“My goals for the press are twofold,” Roberts said. “First, I want to make sure our press continues its mission to disseminate excellent scholarship to the widest possible readership, from scholars to students, to general readers. Second, I want to get our revenues back to where they were before the impact of the recession in 2008. Our marketplace changed significantly shortly after 2008, when we saw chains like Borders go into bankruptcy, so it’s important that a press diversify its revenue streams by adding new initiatives, collaborating with new partners, and promoting additional services a press can offer to faculty, staff, and students.” Roberts said UPK will continue to print books in all formats and make them available as eBooks, ensure that books are available in print globally through new distribution agreements, and intends to increase its annual output of new titles from about 55 to about 75 by the 2020 fiscal year.
Roberts is a past member of the Association of University Presses’ Business Handbook Board and has served as a panelist multiple times for the annual AUP Financial Officers meeting. He is still active in golf and is the Kansas Golf Association’s 2018 Mid-amateur Player of the Year. He is also a member of the Kansas Golf Association Board of Directors, and captain of multiple golf teams representing the State of Kansas on a national level.
Five questions with University Press of Kansas Director Conrad Roberts
Is there anything about University Press of Kansas that leaves people pleasantly surprised or shocked when you’re in a casual conversation about UPK with them?
I think there is a misnomer about university presses in general; we don’t publish college newspapers or yearbooks, nor do we have printing presses, so folks I run into are surprised to hear that we are a publishing house. Once that is understood, the expectation is that we publish only Kansas authors and works about Kansas, so they are surprised to hear that our authors are from all over the world and our books are available for sale globally. I don’t think many people realize just how influential the University Press of Kansas actually is, but I believe our slogan sums us up perfectly: Heartland Roots. Global Reach.
What do you see as some of the big challenges facing UPK?
Marketplace uncertainty. By this I don’t only mean the struggles of independent bookstores, college bookstores, and some of the larger bookstore chains, but also the fact that our books are being sold into a marketplace that is no longer clearly defined. For example, a retailer acquired a wholesaler and now buys their books through the acquired wholesaler, which makes it increasingly difficult to know your target audience.
Why is this important? It’s important because it affects pricing and discounting. Obviously everyone wants the best possible price for a book, and the University Press of Kansas prides itself on pricing our books competitively, but when an end user like a retailer becomes a wholesaler, margins for a book become narrower so presses have to adjust accordingly.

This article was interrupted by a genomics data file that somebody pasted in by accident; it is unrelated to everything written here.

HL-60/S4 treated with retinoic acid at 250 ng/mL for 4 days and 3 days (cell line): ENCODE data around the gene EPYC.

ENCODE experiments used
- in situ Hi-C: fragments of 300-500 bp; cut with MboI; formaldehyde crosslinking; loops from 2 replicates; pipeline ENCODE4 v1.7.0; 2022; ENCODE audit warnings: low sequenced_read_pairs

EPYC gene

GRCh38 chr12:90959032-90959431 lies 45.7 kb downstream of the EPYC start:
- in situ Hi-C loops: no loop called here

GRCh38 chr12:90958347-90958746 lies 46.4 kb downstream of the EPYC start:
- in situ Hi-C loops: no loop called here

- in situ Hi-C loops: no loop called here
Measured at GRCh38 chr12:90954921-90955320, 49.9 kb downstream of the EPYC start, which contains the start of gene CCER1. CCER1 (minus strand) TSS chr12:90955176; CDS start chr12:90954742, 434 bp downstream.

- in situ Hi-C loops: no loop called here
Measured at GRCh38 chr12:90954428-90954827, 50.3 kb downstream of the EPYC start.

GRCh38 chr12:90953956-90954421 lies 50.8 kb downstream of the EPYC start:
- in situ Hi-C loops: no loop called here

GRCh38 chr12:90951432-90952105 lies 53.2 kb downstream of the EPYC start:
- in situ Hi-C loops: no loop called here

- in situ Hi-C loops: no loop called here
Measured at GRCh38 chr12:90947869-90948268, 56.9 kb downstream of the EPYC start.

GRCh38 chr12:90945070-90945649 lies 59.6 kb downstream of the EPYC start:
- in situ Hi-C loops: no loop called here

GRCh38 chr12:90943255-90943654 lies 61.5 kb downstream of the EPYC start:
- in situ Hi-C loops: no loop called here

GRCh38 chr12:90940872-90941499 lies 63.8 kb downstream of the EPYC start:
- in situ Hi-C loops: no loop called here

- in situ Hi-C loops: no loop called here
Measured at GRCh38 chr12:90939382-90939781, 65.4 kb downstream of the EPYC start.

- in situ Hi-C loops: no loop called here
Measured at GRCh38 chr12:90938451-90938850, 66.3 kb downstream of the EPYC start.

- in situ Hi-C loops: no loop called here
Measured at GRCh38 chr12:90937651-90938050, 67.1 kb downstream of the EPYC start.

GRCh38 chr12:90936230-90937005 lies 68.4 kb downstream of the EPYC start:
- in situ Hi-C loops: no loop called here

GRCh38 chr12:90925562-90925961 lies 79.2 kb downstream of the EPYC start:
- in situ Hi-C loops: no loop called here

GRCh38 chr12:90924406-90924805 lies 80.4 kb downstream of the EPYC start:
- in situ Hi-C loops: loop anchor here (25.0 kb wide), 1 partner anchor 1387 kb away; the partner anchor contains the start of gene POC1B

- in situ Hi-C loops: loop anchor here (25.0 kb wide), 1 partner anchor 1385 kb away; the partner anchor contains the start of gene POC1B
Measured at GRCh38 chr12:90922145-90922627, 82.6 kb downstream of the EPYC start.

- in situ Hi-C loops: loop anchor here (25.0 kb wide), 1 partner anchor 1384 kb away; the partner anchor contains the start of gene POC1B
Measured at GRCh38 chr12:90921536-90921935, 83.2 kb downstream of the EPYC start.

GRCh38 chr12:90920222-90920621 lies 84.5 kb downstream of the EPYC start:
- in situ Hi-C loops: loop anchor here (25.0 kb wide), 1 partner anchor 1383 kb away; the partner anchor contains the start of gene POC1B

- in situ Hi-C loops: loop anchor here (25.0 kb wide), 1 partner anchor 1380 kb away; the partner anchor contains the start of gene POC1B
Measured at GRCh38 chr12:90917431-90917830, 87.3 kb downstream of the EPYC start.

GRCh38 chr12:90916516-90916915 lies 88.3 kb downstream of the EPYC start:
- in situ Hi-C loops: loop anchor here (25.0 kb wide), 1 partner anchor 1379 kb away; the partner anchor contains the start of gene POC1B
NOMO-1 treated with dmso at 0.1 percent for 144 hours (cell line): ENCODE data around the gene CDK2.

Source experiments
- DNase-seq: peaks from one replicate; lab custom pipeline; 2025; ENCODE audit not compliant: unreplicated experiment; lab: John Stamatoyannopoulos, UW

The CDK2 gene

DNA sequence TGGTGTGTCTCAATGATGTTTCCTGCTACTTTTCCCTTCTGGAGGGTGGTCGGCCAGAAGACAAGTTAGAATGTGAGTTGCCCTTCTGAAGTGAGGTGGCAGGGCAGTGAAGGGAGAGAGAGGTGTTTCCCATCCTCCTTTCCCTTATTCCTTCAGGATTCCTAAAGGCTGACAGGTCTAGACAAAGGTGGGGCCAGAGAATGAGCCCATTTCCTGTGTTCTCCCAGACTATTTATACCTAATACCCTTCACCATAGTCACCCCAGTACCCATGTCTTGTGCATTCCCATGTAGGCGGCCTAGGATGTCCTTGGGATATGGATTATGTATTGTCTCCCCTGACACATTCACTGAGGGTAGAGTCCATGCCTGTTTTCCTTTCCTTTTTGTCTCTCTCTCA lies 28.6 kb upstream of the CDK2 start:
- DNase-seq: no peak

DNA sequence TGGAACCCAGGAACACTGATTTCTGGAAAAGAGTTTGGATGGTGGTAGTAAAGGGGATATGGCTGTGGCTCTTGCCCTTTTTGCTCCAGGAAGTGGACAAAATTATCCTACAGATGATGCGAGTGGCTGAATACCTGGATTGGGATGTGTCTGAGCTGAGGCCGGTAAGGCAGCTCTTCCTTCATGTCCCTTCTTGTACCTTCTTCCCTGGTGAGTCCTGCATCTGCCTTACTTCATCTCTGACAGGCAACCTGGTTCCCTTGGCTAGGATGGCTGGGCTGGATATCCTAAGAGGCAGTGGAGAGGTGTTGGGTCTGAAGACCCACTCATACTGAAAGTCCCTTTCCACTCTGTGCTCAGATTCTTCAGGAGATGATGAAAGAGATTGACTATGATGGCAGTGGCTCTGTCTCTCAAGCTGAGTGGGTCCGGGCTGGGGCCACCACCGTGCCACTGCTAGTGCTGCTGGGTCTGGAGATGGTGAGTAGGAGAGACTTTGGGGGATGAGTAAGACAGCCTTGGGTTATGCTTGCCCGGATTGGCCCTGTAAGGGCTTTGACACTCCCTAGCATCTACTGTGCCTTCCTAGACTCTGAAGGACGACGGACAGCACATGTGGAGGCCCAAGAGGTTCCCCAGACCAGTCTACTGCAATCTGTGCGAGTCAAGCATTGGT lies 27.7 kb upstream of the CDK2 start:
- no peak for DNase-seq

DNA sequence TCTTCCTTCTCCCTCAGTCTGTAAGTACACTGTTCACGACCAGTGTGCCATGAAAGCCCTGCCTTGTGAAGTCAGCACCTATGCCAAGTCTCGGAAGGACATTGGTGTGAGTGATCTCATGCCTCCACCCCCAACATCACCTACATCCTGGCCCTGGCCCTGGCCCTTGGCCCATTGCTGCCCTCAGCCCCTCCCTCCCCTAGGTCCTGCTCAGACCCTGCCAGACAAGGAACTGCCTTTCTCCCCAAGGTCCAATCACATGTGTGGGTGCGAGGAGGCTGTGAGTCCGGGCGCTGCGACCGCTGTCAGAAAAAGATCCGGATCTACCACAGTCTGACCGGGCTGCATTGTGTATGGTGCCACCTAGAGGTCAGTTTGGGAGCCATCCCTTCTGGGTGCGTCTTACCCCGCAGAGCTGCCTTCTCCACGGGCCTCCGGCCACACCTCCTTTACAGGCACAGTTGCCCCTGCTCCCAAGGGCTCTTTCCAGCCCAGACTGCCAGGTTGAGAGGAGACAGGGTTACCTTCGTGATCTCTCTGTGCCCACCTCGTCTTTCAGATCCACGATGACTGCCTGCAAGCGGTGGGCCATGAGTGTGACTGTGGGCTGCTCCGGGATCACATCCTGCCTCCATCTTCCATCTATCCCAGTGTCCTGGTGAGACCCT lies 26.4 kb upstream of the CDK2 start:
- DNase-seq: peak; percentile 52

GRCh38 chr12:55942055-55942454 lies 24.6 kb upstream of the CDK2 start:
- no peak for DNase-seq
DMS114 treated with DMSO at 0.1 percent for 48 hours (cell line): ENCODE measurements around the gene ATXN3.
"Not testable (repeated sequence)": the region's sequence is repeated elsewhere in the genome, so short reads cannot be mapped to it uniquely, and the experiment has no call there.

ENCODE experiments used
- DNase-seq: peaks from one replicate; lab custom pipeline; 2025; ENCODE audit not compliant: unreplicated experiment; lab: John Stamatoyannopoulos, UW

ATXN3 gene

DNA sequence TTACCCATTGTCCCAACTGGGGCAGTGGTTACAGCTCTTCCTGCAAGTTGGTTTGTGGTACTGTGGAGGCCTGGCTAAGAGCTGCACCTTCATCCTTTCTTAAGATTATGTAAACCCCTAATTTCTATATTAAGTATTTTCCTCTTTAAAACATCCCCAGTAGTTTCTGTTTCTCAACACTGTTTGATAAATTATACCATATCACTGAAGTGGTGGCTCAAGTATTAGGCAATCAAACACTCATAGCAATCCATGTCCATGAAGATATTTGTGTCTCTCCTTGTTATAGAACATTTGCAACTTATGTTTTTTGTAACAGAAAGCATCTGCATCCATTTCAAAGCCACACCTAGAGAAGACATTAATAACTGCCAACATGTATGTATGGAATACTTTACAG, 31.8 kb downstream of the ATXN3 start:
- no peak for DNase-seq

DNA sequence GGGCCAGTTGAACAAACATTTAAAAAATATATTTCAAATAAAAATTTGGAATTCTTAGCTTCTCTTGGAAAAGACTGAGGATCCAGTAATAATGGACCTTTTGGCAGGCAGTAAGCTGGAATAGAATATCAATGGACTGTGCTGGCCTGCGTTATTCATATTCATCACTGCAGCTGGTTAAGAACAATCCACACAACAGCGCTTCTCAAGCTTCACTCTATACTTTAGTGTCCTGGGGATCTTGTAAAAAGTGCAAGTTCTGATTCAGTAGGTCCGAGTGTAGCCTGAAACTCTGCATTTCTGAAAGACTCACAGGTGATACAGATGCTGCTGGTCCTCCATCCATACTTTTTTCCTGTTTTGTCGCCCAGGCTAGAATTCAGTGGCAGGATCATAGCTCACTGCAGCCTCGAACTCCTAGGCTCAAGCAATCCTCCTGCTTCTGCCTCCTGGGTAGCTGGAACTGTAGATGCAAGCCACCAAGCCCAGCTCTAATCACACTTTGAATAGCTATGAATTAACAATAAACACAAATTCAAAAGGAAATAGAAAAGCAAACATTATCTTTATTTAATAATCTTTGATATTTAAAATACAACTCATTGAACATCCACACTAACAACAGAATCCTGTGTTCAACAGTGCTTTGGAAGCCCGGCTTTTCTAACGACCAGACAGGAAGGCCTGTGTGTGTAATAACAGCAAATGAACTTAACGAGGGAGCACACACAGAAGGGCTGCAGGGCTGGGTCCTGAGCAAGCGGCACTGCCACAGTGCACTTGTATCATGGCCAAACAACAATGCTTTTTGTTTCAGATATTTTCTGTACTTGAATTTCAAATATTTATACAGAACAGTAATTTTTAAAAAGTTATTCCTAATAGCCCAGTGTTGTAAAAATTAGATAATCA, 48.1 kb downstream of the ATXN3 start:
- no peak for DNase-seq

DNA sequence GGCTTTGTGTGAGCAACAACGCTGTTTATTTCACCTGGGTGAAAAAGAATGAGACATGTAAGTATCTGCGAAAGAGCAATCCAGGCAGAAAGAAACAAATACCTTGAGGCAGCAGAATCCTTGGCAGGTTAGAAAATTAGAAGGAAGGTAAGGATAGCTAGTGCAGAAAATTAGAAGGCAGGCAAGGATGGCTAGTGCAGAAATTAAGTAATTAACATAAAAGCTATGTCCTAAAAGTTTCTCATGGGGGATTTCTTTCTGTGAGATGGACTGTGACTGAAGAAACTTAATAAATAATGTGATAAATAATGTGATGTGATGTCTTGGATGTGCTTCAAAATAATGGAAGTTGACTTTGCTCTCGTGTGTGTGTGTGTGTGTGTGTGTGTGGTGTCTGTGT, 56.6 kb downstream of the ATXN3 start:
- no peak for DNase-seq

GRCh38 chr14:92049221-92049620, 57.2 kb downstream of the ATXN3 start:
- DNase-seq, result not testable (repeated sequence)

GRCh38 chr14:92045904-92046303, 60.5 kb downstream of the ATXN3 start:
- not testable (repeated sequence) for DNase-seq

Also, the strength of a press has typically been in scholarly monographs, which we hope end up in classrooms, but because of additional marketplace competition in the textbook market, we have seen declining sales in the scholarly monographs because of factors like a strong used-textbook market, as well as piracy, which is hard to monitor. The combination of all these factors has a negative effect on how we are able to predict our marketplace, which makes pricing and print run decisions a daily challenge for a press.
What is the most popular title at UPK?
The most popular title in terms of lifetime unit sales has been a book called “Kansas in Color” by Andrea Glenn; it sold 60,000 copies. Published in 1982, this book captures the rich textures and subtle beauty of the Kansas landscape through 100+ color photographs. More recently, a book titled “American Serengeti” by Dan Flores has sold over 12,000 units through its available formats of hardback, paperback, and eBook. Published in 2017, this book was the winner of the Stubbendieck Great Plains Distinguished Book Prize and explains that America’s Great Plains once possessed one of the grandest wildlife spectacles of the world, equaled only by such places as the Serengeti, the Maasai Mara, or the veld of South Africa.
What is the most influential title in the past 10 to 20 years at UPK?
This is a great question, and one that has many answers. I polled our staff knowing I would get varied responses given the diverse list of books we have published over the years. I received a response for “The Myth and Mystery of UFOs,” by Thomas Bullard, which has readers fascinated with the culture, folktales, and history of alien encounters. I also received praise for a book called “Novus Ordo Seclorum” by Forrest McDonald — this title was a Pulitzer Prize finalist and made the University Press of Kansas the go-to publisher for a whole generation of constitutional and political philosophy and history authors. We also published a book called “Education for Extinction” by David Wallace Adams; a comprehensive account of the federal government’s Indian education program, a program that saw the removal of Indian children from their homes to boarding schools where they could be “restructured” both psychologically and culturally. Even though this book was published 23 years ago, it is still being used in classrooms today and is our most adopted book.
The most influential book to me is Frank and Jayni Carey’s “The Kansas Cookbook,” because it is the book I use most frequently; although they now have “The New Kansas Cookbook,” which includes the state’s favorite recipes and food traditions. This title is a close second!
The term influential is up to personal interpretation, but I have to look at the titles we have published that have won the most prestigious awards—I would consider these amongst the most influential the UPK has published. “Explicit and Authentic Acts” by David Kyvig is the most complete and most insightful history of the amendment process and its place in American political life, and it was the winner of the prestigious Bancroft Prize — one of the highest honors awarded to books about diplomacy or the history of the Americas. We also published a book called “The Contested Plains” by Elliott West; this title won both the Francis Parkman Prize, an annual award by the Society of American Historians for the best book in American history, and the Ray Allen Billington Prize, an annual award by the Organization of American Historians for the best book on the American frontier. A strong argument can be made for either one of these books to be the UPK’s most influential.
Are there statistics you can share that indicate something about the operation at UPK?
We publish on average 60 titles per year.
We have published over 2,600 titles since 1946.
We have 1,884 books in print.
We have won 153 total awards since 2010.
UPK books have been translated into 26 different languages.